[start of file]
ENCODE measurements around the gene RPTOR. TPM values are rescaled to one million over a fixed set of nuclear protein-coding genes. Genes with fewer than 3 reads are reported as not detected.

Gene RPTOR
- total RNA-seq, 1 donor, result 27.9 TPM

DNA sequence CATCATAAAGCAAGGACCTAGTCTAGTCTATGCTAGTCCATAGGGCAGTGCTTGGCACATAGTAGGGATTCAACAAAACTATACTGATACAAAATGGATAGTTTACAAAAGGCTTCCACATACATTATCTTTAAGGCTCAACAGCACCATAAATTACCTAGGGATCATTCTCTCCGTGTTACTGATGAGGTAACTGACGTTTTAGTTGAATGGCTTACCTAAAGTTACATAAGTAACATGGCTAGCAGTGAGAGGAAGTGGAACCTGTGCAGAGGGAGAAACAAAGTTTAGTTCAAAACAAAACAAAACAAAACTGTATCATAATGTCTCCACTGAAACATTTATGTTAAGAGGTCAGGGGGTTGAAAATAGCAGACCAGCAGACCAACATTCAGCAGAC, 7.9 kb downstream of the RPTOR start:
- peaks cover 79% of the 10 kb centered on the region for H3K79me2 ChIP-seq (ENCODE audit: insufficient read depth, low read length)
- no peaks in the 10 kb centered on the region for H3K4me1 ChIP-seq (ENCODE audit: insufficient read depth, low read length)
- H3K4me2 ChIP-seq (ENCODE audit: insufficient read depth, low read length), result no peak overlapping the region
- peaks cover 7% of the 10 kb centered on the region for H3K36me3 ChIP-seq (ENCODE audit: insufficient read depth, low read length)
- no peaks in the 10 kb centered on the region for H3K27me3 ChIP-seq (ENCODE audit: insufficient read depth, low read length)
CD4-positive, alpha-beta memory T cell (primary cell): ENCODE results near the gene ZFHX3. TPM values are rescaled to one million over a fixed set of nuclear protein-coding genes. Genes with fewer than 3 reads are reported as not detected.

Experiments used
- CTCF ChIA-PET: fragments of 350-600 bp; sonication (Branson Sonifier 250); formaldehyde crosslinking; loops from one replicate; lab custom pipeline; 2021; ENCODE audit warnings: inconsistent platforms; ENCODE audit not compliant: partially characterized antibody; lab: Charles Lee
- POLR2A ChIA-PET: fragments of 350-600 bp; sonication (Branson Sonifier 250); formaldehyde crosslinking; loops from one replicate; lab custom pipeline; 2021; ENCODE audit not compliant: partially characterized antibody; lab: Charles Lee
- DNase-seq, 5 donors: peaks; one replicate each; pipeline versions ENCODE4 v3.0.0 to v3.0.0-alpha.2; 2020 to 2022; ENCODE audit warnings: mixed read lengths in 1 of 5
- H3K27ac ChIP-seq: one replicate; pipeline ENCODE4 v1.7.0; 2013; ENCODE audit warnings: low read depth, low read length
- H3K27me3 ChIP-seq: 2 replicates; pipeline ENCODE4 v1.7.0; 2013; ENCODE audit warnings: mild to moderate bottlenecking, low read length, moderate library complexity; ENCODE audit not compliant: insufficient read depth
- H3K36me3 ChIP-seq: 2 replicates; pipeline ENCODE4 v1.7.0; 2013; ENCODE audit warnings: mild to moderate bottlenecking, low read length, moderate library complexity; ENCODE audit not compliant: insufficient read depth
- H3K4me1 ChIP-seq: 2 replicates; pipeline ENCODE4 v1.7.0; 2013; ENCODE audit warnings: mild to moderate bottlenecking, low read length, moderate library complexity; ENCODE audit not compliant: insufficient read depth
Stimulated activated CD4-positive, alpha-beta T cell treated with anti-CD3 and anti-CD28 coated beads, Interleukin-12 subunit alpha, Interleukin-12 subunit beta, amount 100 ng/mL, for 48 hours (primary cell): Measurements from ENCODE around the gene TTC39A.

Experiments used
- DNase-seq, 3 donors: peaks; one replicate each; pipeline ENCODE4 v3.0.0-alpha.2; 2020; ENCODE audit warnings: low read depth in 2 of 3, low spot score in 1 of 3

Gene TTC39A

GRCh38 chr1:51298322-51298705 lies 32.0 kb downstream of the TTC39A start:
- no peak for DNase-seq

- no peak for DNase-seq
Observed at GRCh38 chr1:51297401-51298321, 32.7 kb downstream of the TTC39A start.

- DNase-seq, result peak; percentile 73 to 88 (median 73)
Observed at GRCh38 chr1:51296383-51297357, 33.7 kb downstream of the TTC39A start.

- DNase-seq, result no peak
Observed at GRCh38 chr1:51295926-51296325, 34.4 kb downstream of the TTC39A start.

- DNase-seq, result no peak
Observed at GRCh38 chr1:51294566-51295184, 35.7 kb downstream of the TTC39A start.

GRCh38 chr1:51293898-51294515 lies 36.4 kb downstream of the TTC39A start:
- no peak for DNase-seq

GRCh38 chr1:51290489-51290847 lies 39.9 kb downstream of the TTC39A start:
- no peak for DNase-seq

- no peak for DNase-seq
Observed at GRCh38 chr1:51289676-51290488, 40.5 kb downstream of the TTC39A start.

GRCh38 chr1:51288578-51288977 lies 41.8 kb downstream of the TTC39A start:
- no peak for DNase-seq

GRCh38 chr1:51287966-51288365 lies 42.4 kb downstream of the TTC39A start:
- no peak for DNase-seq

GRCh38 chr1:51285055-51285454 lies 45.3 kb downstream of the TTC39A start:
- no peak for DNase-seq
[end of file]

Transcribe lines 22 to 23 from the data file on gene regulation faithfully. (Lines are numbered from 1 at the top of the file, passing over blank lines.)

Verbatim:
Gene TTC39A

GRCh38 chr1:51298322-51298705 lies 32.0 kb downstream of the TTC39A start: